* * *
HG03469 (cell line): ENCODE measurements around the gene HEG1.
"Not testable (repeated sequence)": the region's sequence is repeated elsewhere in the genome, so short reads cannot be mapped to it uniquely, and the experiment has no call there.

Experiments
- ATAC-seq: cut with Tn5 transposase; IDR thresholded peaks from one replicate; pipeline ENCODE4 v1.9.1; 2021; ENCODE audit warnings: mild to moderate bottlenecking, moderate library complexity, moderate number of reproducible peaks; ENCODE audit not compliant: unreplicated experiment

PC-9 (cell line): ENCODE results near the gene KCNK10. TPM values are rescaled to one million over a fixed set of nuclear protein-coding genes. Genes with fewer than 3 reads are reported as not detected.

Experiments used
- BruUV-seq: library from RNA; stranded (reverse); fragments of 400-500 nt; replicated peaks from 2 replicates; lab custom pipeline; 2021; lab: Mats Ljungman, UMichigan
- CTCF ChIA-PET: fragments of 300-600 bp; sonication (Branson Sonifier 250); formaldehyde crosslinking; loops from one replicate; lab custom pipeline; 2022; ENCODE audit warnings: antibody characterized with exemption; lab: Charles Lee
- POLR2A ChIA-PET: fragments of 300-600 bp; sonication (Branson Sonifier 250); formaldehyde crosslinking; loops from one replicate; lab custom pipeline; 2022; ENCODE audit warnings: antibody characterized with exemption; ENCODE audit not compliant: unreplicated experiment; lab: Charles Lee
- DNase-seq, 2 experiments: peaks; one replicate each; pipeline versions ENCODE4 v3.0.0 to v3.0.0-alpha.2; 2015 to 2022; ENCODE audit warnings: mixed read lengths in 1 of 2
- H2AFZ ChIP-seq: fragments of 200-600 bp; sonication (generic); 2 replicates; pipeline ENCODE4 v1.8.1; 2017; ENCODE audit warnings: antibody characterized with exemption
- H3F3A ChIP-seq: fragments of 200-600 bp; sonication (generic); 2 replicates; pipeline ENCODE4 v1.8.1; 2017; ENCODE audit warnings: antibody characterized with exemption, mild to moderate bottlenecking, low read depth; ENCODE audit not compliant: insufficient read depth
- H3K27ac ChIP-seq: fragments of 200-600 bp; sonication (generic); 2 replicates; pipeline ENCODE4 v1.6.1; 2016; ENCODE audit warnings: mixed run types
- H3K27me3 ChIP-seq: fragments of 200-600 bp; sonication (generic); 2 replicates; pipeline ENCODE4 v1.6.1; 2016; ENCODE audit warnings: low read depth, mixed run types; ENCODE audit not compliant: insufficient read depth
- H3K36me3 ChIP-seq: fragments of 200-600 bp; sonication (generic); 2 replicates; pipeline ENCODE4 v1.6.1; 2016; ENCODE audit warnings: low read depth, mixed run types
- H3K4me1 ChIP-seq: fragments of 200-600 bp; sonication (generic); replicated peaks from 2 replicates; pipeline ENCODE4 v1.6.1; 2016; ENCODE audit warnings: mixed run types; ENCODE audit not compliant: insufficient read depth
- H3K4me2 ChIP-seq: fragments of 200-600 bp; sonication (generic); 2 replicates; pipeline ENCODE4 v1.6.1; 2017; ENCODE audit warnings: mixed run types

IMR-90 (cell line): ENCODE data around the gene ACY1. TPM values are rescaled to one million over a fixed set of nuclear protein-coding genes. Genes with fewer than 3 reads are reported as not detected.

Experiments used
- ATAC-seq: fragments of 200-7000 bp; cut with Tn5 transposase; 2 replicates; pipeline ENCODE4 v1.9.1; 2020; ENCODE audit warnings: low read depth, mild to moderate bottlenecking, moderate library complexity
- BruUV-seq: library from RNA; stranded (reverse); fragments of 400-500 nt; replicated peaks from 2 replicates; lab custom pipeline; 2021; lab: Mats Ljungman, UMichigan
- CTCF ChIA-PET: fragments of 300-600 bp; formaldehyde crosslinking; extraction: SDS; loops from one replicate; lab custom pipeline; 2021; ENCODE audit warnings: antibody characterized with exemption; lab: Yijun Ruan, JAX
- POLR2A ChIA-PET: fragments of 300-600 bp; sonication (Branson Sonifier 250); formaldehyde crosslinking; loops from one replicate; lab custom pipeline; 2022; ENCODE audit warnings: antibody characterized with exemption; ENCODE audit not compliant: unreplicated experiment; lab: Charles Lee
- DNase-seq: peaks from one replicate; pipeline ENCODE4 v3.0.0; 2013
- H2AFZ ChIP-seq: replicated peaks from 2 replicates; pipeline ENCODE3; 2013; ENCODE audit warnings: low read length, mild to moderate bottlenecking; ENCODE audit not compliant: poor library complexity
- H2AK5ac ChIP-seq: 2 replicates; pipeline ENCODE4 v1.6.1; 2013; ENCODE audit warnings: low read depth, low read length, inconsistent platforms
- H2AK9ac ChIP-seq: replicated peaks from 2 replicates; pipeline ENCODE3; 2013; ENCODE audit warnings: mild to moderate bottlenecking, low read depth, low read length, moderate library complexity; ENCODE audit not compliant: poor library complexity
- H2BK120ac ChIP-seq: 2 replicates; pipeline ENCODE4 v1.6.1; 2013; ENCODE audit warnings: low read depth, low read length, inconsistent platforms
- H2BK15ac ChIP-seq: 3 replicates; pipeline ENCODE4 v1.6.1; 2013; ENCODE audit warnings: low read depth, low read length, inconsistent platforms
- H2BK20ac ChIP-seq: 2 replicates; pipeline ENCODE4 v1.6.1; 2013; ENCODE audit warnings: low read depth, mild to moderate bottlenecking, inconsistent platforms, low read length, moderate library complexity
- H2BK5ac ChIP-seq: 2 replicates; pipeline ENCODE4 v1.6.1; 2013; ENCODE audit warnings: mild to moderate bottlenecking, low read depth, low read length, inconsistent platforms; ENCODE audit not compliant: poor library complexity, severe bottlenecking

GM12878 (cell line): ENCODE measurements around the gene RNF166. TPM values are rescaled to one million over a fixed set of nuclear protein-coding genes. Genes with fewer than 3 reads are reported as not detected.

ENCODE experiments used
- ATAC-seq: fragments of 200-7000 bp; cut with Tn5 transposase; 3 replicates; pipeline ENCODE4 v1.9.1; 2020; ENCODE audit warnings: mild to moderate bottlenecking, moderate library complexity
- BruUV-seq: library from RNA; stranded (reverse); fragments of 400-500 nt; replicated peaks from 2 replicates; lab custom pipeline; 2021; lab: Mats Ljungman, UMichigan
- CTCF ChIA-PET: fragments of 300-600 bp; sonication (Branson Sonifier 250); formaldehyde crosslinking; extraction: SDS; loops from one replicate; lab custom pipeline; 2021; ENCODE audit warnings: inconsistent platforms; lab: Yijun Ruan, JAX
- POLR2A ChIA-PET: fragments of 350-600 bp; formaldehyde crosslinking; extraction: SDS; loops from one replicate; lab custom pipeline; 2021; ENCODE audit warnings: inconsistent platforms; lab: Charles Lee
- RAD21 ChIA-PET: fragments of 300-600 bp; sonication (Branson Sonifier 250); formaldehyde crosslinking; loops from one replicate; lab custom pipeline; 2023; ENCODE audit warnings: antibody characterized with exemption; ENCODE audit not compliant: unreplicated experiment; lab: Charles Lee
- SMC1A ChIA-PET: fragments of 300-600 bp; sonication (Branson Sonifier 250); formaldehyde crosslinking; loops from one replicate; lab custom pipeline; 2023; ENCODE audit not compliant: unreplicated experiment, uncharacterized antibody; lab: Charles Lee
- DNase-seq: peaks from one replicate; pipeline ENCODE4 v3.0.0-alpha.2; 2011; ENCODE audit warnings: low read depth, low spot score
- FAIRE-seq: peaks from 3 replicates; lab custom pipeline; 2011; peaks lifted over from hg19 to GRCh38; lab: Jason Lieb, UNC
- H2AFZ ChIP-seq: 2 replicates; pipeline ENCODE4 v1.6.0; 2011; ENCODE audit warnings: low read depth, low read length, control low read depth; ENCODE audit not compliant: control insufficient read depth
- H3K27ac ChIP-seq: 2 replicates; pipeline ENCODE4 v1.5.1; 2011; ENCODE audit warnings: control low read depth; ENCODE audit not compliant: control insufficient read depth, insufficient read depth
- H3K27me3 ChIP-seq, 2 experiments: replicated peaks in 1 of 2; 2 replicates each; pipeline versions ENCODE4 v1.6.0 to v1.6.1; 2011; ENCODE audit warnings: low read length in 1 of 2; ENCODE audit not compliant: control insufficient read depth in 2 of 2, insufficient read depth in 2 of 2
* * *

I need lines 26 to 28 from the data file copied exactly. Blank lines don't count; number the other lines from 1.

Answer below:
- H2AK5ac ChIP-seq: 2 replicates; pipeline ENCODE4 v1.6.1; 2013; ENCODE audit warnings: low read depth, low read length, inconsistent platforms
- H2AK9ac ChIP-seq: replicated peaks from 2 replicates; pipeline ENCODE3; 2013; ENCODE audit warnings: mild to moderate bottlenecking, low read depth, low read length, moderate library complexity; ENCODE audit not compliant: poor library complexity
- H2BK120ac ChIP-seq: 2 replicates; pipeline ENCODE4 v1.6.1; 2013; ENCODE audit warnings: low read depth, low read length, inconsistent platforms